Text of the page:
NBN bows to telco anger over agreements

NBN bows to telco anger over agreements

Summary: The National Broadband Network Company (NBN Co) has tweaked its Wholesale Broadband Agreement (WBA) for retail service providers in its third release of the document, bowing to pressure over liability and blame issues.


The National Broadband Network Company (NBN Co) has tweaked its Wholesale Broadband Agreement (WBA) for retail service providers in its third release of the document, bowing to pressure over liability and blame issues.

The WBA is the document that outlines the types of products and services that retail service providers can access on the NBN, as well as the terms and conditions for those services. NBN Co has been consulting with industry over the past 10 months, conducting around 100 hours of consultation with telcos and referring to 22 submissions on the original version of document.

NBN Co has removed a sticking point in the document for many of the RSPs — clause E7 — which would have prevented the RSPs from blaming NBN Co for any fault or issue with the network in communication with their own customers. In submissions to the second release of the document, Optus described the clause as "not practical", while Telstra said that it was "over prescriptive". Vodafone Hutchison Australia said it was a "substantial customer relationship issue", and Herbert Greer (acting on behalf of Internode, iiNet and Adam Internet) said that if NBN Co is responsible for faults, then the RSP is "doing no more than providing accurate and truthful information to its customers".

The government-owned wholesale provider also addressed clauses that telcos believed placed too much liability on them, when NBN Co would be best-placed to manage such risk.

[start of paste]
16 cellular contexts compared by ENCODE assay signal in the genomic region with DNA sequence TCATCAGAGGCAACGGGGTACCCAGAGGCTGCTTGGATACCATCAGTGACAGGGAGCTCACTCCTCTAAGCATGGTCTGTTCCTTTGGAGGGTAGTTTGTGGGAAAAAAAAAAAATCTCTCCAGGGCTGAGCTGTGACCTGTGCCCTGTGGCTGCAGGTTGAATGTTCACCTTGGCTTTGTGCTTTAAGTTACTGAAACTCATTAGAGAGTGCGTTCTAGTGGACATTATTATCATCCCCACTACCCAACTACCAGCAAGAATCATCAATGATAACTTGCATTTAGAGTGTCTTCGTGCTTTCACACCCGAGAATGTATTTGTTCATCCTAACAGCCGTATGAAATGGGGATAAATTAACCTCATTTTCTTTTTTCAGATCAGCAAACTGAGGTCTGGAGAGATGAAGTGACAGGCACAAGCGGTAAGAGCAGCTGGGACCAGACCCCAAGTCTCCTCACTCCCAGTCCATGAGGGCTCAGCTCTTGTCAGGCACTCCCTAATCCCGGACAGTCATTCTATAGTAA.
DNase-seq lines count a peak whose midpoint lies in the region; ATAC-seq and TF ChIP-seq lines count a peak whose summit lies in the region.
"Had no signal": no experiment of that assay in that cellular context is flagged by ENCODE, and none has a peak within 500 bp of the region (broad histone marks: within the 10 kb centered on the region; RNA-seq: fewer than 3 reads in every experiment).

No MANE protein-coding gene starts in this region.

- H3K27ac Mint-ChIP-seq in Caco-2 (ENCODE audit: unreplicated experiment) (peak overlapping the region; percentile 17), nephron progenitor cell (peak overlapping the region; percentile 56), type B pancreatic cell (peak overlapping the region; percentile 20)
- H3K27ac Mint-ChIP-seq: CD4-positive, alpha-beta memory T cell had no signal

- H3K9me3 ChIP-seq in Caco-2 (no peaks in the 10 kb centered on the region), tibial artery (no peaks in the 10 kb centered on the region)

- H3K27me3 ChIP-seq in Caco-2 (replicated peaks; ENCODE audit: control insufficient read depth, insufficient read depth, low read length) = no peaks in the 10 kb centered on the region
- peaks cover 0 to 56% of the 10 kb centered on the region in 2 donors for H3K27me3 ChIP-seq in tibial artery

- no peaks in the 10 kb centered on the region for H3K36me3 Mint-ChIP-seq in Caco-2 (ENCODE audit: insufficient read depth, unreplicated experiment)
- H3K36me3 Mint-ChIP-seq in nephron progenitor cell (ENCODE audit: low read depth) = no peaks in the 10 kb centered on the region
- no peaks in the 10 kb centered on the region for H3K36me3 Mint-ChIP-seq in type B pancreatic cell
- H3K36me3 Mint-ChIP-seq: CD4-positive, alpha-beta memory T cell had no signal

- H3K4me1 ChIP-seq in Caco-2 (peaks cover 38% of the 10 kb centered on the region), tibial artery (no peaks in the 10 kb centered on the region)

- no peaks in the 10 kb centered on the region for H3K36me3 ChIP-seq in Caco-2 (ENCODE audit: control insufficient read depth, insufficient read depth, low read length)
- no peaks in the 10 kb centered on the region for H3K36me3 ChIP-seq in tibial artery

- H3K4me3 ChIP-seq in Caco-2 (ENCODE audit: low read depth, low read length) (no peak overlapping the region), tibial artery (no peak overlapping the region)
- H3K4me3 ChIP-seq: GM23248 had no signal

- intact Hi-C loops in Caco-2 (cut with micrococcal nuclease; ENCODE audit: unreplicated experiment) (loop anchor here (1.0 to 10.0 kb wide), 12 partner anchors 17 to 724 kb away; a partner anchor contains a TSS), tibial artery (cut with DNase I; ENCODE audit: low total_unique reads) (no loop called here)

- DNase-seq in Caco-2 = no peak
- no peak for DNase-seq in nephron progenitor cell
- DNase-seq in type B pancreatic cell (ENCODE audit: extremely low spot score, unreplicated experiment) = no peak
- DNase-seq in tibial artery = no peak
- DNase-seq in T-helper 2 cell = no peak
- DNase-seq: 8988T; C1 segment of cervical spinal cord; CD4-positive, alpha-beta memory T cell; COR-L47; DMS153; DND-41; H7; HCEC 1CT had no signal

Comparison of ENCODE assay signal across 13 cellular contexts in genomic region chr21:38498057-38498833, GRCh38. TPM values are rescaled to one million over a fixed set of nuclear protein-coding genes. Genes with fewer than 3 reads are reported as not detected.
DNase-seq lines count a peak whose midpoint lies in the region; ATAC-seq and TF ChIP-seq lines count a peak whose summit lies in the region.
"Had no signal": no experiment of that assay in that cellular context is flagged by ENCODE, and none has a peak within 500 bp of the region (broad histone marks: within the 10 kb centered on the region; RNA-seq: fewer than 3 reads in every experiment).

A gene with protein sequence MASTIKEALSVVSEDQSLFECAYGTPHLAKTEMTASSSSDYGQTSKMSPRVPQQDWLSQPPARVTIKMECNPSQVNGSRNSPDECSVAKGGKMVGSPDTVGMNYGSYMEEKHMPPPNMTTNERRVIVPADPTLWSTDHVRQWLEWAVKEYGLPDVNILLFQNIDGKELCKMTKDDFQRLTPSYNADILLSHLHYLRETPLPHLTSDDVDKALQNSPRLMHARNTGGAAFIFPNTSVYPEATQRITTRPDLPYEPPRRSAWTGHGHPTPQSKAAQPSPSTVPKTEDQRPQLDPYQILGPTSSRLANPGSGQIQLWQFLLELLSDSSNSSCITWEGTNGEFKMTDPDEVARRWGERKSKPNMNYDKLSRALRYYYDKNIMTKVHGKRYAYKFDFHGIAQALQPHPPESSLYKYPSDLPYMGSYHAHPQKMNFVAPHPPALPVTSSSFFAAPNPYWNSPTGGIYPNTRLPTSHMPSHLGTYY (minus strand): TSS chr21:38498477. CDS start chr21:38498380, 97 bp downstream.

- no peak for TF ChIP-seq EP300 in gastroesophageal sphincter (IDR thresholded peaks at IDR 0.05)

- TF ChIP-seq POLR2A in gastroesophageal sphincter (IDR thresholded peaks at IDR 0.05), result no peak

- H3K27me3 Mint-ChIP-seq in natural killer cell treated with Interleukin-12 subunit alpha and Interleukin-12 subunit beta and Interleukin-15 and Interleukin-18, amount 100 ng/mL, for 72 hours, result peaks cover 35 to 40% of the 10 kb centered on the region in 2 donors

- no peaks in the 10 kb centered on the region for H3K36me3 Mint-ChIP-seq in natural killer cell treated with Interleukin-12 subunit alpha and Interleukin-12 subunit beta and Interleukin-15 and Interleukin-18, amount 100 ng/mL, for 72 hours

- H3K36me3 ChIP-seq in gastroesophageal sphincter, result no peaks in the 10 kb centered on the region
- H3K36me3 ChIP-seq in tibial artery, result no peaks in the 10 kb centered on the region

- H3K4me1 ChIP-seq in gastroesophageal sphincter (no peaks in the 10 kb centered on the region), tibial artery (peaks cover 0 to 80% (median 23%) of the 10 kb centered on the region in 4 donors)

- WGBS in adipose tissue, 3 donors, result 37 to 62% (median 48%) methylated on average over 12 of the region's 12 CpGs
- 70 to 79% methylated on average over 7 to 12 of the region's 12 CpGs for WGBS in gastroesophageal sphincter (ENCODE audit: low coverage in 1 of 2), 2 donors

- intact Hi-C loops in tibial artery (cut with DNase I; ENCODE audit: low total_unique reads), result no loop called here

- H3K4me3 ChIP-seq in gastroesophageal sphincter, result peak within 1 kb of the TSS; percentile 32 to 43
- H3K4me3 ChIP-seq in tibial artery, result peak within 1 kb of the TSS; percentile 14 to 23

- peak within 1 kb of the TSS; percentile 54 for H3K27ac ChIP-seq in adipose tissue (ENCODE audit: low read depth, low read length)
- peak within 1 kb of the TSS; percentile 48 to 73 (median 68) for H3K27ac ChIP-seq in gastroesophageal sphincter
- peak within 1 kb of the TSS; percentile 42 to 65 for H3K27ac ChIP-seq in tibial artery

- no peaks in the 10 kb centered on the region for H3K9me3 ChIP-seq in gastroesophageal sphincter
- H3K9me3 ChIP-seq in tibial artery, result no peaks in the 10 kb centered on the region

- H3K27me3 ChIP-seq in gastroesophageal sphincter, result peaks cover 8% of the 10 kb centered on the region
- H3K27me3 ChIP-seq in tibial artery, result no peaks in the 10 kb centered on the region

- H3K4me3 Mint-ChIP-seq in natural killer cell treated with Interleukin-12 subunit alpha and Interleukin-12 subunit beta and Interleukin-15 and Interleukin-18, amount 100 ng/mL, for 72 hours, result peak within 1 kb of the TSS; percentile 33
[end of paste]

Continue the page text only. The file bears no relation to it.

In regards to access, Optus pointed out that NBN Co had sought to force RSPs to be responsible for obtaining consent from home owners every time NBN Co needed to gain access to a premise for equipment installation, removal or maintenance. Optus argued that as NBN Co actually owned this equipment, it should be responsible for obtaining consent to access the equipment. NBN Co changed the clause, so RSPs will only be responsible for seeking consent to install the NBN Co equipment.

NBN Co's head of product development, Jim Hassell, said that NBN Co had listened to the feedback, and had acted to improve the WBA.

"We have listened carefully to our customers in developing this agreement, and it is the result of extensive consultation with our customers and potential customers. It uses clear direct language and a simple logical structure to give RSPs a comprehensive view of our services and contract terms," he said in a statement.

NBN Co also yesterday released a discussion paper for its Special Access Undertaking (SAU), which will set out the 30-year regulation environment for the NBN. The Australian Competition and Consumer Commission (ACCC) must approve the SAU, and will review it every five years to ensure that NBN Co is meeting its commitments. NBN Co is accepting submissions to the discussion paper until 19 August.